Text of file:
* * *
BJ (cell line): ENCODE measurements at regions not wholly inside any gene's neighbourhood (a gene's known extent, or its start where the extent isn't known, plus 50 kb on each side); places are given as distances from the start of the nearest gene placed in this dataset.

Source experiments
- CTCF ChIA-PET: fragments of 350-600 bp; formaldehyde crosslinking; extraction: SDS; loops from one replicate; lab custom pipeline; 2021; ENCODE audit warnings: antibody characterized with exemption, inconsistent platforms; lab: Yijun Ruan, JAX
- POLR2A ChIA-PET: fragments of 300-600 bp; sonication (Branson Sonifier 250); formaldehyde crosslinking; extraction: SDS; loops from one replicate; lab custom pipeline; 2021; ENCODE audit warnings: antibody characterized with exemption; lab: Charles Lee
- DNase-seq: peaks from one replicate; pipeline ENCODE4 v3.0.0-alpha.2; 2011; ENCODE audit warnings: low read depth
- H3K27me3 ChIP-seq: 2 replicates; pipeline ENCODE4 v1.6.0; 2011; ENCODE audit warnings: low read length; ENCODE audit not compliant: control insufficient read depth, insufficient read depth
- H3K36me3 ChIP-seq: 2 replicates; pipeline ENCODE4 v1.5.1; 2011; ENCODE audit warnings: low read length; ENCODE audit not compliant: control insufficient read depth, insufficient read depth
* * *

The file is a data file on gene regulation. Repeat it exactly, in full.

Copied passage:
BJ (cell line): ENCODE measurements at regions not wholly inside any gene's neighbourhood (a gene's known extent, or its start where the extent isn't known, plus 50 kb on each side); places are given as distances from the start of the nearest gene placed in this dataset.

Source experiments
- CTCF ChIA-PET: fragments of 350-600 bp; formaldehyde crosslinking; extraction: SDS; loops from one replicate; lab custom pipeline; 2021; ENCODE audit warnings: antibody characterized with exemption, inconsistent platforms; lab: Yijun Ruan, JAX
- POLR2A ChIA-PET: fragments of 300-600 bp; sonication (Branson Sonifier 250); formaldehyde crosslinking; extraction: SDS; loops from one replicate; lab custom pipeline; 2021; ENCODE audit warnings: antibody characterized with exemption; lab: Charles Lee
- DNase-seq: peaks from one replicate; pipeline ENCODE4 v3.0.0-alpha.2; 2011; ENCODE audit warnings: low read depth
- H3K27me3 ChIP-seq: 2 replicates; pipeline ENCODE4 v1.6.0; 2011; ENCODE audit warnings: low read length; ENCODE audit not compliant: control insufficient read depth, insufficient read depth
- H3K36me3 ChIP-seq: 2 replicates; pipeline ENCODE4 v1.5.1; 2011; ENCODE audit warnings: low read length; ENCODE audit not compliant: control insufficient read depth, insufficient read depth